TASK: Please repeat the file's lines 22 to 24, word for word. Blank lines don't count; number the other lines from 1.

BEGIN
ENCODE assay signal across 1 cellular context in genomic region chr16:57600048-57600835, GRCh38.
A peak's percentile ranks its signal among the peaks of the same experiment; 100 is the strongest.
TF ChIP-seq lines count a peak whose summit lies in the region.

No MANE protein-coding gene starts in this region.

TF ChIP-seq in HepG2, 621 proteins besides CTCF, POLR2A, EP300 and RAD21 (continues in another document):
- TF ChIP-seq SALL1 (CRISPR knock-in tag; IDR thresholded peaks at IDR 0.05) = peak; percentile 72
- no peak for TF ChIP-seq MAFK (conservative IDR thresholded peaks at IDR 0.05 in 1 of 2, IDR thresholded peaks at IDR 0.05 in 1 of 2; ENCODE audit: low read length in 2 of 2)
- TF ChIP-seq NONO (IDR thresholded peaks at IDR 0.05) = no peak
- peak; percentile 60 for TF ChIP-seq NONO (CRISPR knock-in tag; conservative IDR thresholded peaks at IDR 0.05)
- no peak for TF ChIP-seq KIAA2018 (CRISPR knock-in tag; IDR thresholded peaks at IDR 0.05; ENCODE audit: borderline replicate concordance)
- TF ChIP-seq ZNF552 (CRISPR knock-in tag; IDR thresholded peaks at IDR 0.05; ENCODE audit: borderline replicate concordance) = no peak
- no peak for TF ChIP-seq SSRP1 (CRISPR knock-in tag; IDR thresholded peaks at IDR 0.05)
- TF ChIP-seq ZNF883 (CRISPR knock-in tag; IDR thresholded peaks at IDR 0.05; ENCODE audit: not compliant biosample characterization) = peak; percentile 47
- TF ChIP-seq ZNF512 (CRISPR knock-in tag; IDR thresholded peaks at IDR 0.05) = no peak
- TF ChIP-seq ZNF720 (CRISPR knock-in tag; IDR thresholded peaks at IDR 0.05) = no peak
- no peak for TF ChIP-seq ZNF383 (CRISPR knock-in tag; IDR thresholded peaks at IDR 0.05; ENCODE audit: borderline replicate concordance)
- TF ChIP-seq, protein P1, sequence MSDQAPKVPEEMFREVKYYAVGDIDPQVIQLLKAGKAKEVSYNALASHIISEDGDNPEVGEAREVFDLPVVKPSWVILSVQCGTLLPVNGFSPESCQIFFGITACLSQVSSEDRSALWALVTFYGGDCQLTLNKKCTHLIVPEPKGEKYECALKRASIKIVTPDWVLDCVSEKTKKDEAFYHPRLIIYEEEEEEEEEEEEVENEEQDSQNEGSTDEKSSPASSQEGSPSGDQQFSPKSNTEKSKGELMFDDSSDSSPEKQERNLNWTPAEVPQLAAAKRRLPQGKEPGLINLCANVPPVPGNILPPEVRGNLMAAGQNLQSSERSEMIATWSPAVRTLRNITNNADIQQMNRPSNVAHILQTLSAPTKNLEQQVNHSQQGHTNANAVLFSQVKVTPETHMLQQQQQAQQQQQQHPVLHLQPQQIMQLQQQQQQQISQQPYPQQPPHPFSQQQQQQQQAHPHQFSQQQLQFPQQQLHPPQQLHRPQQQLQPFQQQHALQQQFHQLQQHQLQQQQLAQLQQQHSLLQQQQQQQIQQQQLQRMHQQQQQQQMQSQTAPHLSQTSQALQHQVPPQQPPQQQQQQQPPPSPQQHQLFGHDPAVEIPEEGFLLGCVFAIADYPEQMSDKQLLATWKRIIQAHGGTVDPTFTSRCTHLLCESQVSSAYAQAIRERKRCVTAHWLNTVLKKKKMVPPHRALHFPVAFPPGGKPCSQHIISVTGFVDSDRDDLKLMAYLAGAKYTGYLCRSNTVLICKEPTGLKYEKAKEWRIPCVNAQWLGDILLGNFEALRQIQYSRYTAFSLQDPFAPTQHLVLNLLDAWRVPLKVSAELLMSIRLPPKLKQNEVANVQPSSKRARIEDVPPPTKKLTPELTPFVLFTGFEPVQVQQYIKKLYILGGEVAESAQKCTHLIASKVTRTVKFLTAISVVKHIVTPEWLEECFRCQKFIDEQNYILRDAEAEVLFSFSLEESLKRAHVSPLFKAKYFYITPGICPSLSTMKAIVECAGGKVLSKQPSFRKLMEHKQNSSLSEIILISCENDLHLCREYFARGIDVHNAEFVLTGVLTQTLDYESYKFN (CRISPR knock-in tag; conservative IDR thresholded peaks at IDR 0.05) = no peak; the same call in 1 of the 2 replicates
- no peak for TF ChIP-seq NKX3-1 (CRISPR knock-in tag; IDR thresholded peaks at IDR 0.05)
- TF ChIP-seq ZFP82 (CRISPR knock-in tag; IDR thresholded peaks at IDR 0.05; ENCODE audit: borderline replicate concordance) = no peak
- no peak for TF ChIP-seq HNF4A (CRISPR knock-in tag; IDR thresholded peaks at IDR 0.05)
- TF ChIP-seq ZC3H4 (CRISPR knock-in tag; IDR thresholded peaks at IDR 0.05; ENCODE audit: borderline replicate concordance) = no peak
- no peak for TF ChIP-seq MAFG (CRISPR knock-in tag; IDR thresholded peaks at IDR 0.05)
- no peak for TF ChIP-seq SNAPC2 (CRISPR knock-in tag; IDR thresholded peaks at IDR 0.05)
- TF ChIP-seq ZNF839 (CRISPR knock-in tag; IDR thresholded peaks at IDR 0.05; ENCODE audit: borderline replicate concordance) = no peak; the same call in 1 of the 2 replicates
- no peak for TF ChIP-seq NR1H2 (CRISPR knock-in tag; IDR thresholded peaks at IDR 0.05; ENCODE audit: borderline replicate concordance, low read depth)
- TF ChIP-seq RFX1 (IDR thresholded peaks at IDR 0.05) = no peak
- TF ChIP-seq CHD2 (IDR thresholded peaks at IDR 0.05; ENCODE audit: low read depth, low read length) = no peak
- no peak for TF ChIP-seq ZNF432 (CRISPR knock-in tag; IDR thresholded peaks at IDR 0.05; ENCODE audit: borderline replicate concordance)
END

- no peak for TF ChIP-seq MAFG (CRISPR knock-in tag; IDR thresholded peaks at IDR 0.05)
- no peak for TF ChIP-seq SNAPC2 (CRISPR knock-in tag; IDR thresholded peaks at IDR 0.05)
- TF ChIP-seq ZNF839 (CRISPR knock-in tag; IDR thresholded peaks at IDR 0.05; ENCODE audit: borderline replicate concordance) = no peak; the same call in 1 of the 2 replicates